Photoconvertible fluorescent proteins (pc-FPs) are a class of fluorescent proteins with "optical highlighter" capability, meaning that the color of fluorescence can be changed by exposure to light of a specific wavelength. Optical highlighting allows noninvasive marking of a subpopulation of fluorescent molecules, and is therefore ideal for tracking single cells or organelles. Critical parameters for efficient photoconversion are the intensity and the exposure time of the photoconversion light. If the intensity is too low, photoconversion will be slow or not occur at all. On the other hand, too much intensity or too long exposure can photobleach the protein and thereby reduce the efficiency of photoconversion. This protocol describes a general approach how to set up a confocal laser scanning microscope for pc-FP photoconversion applications. First, we describe a procedure for preparing purified protein droplet samples. This sample format is very convenient for studying the photophysical behavior of fluorescent proteins under the microscope. Second, we will use the protein droplet sample to show how to configure the microscope for photoconversion. And finally, we will show how to perform optical highlighting in live cells, including dual-probe optical highlighting with mOrange2 and Dronpa.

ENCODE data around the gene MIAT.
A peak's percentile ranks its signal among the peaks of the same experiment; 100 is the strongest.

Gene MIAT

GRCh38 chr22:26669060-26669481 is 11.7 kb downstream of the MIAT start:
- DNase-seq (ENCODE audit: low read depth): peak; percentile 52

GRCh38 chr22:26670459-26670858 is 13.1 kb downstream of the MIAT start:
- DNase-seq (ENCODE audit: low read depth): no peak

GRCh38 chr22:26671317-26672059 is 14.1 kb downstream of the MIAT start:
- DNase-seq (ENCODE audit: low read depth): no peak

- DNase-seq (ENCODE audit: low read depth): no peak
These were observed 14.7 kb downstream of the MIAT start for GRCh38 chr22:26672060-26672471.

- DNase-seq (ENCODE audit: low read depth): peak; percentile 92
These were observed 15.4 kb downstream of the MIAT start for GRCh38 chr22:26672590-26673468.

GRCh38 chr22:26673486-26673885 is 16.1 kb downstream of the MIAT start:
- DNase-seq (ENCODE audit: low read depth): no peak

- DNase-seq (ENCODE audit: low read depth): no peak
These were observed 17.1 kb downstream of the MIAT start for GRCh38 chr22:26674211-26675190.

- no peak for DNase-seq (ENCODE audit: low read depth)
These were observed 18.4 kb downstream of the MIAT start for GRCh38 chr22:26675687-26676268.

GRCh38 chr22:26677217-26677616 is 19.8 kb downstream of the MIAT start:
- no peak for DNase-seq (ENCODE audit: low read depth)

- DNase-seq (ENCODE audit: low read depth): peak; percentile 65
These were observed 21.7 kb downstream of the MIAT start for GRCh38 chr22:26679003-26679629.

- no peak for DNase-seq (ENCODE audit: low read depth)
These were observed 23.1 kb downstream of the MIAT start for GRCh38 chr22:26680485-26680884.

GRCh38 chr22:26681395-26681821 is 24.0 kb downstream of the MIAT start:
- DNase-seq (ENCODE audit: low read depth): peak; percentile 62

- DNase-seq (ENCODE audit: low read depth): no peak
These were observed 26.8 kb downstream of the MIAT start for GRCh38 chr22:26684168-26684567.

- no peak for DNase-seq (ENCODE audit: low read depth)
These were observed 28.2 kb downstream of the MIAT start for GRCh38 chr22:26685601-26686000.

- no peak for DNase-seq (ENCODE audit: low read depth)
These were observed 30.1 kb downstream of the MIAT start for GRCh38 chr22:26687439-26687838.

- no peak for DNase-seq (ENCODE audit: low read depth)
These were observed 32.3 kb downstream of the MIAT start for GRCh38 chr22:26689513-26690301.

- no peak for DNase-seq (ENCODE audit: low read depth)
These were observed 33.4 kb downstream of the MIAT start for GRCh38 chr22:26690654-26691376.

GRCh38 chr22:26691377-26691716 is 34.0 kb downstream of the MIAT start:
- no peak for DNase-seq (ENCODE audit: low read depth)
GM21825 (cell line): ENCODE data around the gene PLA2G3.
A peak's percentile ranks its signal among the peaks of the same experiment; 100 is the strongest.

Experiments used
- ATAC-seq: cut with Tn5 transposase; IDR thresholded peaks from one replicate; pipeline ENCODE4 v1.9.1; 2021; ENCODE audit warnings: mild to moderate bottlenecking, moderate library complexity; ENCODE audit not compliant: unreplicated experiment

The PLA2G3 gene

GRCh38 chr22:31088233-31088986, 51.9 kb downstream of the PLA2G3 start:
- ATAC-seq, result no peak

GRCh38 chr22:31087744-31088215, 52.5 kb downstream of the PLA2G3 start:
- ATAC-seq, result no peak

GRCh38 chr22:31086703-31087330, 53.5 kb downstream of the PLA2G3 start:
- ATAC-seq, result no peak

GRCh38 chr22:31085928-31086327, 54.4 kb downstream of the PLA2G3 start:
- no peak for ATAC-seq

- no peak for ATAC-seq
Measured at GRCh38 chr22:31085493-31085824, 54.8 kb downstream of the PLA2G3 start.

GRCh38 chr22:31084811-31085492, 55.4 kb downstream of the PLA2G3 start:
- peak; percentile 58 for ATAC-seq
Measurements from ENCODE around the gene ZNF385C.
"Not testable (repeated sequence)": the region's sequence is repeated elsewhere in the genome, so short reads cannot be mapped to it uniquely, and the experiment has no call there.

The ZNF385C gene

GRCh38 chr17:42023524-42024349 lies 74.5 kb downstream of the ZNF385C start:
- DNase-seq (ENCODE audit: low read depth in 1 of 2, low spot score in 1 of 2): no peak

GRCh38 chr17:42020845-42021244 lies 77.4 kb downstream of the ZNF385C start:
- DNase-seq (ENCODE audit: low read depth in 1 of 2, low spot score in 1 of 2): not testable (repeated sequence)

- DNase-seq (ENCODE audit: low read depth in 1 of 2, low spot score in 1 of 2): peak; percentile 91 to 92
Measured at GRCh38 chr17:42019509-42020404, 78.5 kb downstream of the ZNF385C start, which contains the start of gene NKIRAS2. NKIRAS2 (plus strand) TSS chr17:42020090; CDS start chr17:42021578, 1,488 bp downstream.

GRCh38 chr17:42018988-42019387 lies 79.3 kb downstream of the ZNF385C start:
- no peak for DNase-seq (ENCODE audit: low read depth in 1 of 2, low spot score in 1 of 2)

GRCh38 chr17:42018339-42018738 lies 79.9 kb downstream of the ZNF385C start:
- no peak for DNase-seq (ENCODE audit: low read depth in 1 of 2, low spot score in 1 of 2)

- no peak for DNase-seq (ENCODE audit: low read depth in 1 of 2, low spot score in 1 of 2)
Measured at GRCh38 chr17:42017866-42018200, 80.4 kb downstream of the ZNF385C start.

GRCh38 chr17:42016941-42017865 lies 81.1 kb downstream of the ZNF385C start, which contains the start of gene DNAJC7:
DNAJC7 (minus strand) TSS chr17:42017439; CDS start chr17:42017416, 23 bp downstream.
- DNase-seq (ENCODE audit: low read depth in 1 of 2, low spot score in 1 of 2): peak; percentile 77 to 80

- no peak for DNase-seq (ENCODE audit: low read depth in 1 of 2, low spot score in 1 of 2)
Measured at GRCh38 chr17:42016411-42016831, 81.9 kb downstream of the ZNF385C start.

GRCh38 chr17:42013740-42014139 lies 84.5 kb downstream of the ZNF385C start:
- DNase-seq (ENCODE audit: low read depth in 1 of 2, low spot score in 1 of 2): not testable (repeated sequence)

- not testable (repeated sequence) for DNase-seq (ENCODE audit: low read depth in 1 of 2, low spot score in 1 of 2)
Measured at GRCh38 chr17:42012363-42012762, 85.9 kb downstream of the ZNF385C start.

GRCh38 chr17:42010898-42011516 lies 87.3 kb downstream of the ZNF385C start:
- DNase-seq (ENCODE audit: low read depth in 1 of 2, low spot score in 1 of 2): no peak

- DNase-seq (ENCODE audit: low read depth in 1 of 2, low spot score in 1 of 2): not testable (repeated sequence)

Original languageEnglish
Article numbere1995
JournalJournal of Visualized Experiments
Issue number40
StatePublished - Jun 2010


  • Cellular biology
  • Confocal
  • Dronpa
  • Droplet
  • Imaging
  • Issue 40
  • Octanol
  • Photoactivation
  • Photoconversion
  • mOrange


Dive into the research topics of 'Photoconversion of purified fluorescent proteins and dual-probe optical highlighting in live cells'. Together they form a unique fingerprint.

Cite this